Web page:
Saturday, May 14, 2011

Bridesmaids * * * *

Starring Kristin Wiig, Maya Rudolph, Rose Byrne, Melissa McCarthy, Chris O'Dowd, Jon Hamm, Jill Clayburgh

Rated R (for some strong sexuality and language throughout)

Directed by Paul Feig

Written by Kristin Wiig and Annie Mumolo

                                    * * * *                                                                                             

The topic of weddings, bridezillas and bridesmaids is common fodder for reality tv, film and books today. “Bridesmaids” is one of the best things to hit the genre in a long time.  

The comic genius comes through in every line of the film, in the writing, the dialogue, and the irresistible quirkiness of the characters. 

Kristin Wiig stars as Annie, in her 30s, still driving a crappy car and sharing an apartment with two appallingly bizzare roomates.  She lost her bakery shop in the recession and the guy she’s sleeping with tells her the morning after that the moment is too “awkward” and she has to leave now.

To top things off, Annie’s best friend Lillian (Maya Rudolph) gets engaged and appoints her maid of honor, in charge of a group of unique women whom Lillian has collected to be in her wedding party.  The hijinks and mishaps that follow are uproariously funny.

The relationship between Lillian and Annie is tangible and real, like you are watching two friends banter at a table next to yours at a restaurant.  Rose Byrne is Annie’s competition, the beautiful, rich friend of Lillian’s who is jostling for her spot as maid of honor and best friend.   Byrne’s Aussie accent is perfectly concealed as she plays the yin to Annie’s yang.  Underneath her impeccable clothing and pretentious attitude is a woman desperately in need of good girl friends.  Melissa McCarthy is Megan, the groom’s sister, uncouth, tough and completely unafraid to be herself. Annie's mother is played by the late Jill Clayburgh, who is the spitting image of an older, more self-assured (and sort of nutty) version of her daughter.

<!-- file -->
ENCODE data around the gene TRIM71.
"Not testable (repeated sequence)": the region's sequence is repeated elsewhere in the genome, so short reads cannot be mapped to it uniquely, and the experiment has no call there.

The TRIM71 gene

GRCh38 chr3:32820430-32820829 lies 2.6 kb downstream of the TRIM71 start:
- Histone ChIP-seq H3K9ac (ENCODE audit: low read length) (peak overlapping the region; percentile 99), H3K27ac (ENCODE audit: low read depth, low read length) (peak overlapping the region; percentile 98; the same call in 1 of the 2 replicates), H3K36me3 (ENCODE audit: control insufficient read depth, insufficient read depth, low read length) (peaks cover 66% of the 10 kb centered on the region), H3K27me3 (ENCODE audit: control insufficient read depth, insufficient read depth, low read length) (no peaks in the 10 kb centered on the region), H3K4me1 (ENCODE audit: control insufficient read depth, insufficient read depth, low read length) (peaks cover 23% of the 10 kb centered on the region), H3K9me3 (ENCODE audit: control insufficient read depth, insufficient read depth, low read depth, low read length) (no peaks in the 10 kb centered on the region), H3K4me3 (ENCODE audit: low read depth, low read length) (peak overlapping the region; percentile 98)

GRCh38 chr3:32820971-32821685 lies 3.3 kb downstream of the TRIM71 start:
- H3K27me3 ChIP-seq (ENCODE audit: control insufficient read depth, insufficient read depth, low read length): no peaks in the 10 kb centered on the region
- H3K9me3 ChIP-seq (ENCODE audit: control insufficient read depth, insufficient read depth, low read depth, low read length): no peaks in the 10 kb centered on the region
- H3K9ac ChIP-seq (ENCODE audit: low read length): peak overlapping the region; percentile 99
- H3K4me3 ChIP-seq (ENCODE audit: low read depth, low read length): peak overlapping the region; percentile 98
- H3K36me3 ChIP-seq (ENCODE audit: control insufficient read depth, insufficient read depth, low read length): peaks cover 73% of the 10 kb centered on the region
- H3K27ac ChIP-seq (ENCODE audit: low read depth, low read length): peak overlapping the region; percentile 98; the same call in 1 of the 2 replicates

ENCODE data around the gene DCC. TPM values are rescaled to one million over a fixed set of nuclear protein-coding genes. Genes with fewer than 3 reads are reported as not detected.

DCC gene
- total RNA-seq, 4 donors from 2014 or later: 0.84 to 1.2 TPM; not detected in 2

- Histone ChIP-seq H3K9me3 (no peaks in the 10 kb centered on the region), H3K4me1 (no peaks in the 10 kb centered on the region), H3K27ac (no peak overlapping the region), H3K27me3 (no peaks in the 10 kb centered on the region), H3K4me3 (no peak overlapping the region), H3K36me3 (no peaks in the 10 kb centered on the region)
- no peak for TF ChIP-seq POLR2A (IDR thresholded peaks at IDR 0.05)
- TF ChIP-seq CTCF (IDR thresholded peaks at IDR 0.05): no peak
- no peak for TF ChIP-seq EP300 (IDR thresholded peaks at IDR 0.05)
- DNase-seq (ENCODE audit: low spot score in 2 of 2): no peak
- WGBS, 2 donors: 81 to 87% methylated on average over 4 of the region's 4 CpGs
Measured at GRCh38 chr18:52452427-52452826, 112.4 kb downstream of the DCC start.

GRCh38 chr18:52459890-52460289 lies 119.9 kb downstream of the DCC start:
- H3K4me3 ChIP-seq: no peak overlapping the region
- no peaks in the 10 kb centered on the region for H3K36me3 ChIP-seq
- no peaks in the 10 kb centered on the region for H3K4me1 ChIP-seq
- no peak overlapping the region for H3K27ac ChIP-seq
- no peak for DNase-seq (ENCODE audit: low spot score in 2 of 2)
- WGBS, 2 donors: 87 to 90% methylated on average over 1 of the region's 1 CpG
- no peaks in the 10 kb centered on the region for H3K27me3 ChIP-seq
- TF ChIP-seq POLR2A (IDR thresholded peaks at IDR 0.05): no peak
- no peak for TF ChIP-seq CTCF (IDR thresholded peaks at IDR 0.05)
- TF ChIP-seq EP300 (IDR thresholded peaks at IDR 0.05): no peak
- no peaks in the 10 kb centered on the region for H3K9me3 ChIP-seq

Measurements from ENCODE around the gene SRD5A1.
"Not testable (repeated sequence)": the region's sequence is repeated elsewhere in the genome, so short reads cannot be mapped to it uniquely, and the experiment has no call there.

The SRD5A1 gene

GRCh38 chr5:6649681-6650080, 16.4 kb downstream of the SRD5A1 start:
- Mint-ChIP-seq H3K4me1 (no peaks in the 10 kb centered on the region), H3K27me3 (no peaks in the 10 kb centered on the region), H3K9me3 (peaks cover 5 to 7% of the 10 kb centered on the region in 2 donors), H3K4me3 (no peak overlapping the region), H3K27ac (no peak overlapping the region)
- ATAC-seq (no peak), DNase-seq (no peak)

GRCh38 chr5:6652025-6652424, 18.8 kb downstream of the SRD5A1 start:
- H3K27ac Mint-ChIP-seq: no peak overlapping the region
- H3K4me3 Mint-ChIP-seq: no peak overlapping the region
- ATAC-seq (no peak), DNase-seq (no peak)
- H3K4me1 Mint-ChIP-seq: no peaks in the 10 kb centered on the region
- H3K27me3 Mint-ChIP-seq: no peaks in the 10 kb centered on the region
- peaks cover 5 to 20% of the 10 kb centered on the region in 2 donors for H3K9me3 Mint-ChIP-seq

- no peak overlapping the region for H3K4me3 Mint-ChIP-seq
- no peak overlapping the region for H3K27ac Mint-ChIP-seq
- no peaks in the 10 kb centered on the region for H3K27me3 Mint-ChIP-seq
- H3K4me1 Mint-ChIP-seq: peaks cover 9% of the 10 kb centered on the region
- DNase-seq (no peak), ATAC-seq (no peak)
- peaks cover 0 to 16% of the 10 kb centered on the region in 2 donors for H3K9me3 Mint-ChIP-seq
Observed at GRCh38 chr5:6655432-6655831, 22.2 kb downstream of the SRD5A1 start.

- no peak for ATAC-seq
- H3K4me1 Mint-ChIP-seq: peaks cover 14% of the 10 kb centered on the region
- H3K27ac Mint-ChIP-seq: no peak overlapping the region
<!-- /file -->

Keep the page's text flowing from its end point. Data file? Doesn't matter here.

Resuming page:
“Bridesmaids” is not a chick flick, not a romantic comedy.  It’s part drama, part comedy.  A dramedy.  It’s kooky and sweet and very nasty in parts, with some over-the-top bathroom humor.  (Let’s just say most of the theatre had their eyes and ears closed during one certain scene.)  But somehow it all works together, in a well-calculated mixture that breaks the mold of the typical movie directed at women everywhere.  Run, don’t walk to the theatre to see this unforgettable film.  Let’s hope it’s the first of many to come from Kristin Wiig!

No comments:

Post a Comment